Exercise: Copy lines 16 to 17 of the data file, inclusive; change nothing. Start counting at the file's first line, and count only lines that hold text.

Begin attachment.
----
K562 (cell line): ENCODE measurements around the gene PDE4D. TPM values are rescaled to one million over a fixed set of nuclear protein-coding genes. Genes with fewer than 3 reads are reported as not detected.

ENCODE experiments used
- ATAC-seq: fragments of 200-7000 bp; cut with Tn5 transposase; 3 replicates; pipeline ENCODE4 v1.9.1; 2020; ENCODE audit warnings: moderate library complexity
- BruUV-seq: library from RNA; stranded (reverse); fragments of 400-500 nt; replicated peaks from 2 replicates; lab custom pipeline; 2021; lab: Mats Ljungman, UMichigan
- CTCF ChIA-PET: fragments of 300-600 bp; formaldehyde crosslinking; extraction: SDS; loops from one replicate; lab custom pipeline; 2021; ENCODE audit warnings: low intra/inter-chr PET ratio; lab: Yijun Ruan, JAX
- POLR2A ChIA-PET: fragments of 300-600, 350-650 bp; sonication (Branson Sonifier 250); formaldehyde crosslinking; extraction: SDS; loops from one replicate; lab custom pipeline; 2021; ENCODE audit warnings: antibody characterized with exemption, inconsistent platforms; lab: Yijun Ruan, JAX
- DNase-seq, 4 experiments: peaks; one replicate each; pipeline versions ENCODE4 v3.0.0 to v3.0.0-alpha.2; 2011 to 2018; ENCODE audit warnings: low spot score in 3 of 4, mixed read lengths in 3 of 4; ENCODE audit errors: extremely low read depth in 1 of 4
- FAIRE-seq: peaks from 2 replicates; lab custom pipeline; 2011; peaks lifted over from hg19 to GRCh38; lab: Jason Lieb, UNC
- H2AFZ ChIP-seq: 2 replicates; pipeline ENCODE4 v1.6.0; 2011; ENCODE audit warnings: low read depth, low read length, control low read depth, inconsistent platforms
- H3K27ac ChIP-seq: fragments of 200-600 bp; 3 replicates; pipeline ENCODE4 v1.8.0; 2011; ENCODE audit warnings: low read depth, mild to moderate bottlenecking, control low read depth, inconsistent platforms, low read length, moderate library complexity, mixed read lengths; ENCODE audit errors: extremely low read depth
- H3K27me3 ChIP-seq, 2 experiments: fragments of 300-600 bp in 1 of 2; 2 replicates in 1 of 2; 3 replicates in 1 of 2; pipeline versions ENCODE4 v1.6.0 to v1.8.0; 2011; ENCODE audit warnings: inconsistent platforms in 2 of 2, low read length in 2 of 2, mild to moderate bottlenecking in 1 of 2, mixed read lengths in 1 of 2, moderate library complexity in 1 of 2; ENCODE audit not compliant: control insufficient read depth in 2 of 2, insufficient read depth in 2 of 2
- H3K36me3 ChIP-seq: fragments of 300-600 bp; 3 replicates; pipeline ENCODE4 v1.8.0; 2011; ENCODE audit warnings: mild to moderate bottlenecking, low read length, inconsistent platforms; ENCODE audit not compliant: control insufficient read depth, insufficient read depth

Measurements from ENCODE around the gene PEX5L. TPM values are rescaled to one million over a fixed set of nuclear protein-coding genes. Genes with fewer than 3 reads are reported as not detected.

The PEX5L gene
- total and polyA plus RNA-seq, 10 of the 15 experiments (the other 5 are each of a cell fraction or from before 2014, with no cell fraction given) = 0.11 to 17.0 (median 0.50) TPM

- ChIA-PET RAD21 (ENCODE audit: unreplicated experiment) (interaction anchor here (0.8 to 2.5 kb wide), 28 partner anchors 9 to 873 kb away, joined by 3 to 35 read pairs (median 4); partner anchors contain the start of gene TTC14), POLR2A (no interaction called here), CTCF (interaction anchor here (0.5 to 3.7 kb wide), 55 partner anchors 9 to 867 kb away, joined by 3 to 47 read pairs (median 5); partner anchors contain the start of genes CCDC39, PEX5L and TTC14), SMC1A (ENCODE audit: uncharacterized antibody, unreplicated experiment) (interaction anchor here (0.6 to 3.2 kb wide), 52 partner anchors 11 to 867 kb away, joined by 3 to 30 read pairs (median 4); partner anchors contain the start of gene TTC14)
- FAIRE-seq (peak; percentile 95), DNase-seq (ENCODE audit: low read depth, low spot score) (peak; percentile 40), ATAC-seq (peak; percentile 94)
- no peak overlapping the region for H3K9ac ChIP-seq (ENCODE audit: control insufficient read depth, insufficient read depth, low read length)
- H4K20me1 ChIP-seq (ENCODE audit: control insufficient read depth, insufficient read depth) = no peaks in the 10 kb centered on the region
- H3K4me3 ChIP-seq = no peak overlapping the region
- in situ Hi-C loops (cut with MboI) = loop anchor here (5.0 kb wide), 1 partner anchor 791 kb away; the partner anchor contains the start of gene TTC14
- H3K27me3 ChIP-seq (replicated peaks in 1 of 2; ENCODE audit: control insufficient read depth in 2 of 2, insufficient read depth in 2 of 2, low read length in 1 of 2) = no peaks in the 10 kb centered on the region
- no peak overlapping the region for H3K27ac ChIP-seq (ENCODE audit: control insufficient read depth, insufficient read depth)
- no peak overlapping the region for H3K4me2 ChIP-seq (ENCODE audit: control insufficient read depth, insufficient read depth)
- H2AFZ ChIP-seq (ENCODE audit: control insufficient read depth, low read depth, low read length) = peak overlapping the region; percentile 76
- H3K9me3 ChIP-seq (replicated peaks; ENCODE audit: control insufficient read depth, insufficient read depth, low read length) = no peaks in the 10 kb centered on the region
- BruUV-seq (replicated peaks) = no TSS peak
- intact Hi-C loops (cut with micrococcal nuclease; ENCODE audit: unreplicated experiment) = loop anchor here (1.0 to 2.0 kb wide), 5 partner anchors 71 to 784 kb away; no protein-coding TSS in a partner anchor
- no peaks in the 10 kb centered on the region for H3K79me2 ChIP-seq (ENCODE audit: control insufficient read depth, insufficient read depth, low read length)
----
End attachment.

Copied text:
- ChIA-PET RAD21 (ENCODE audit: unreplicated experiment) (interaction anchor here (0.8 to 2.5 kb wide), 28 partner anchors 9 to 873 kb away, joined by 3 to 35 read pairs (median 4); partner anchors contain the start of gene TTC14), POLR2A (no interaction called here), CTCF (interaction anchor here (0.5 to 3.7 kb wide), 55 partner anchors 9 to 867 kb away, joined by 3 to 47 read pairs (median 5); partner anchors contain the start of genes CCDC39, PEX5L and TTC14), SMC1A (ENCODE audit: uncharacterized antibody, unreplicated experiment) (interaction anchor here (0.6 to 3.2 kb wide), 52 partner anchors 11 to 867 kb away, joined by 3 to 30 read pairs (median 4); partner anchors contain the start of gene TTC14)
- FAIRE-seq (peak; percentile 95), DNase-seq (ENCODE audit: low read depth, low spot score) (peak; percentile 40), ATAC-seq (peak; percentile 94)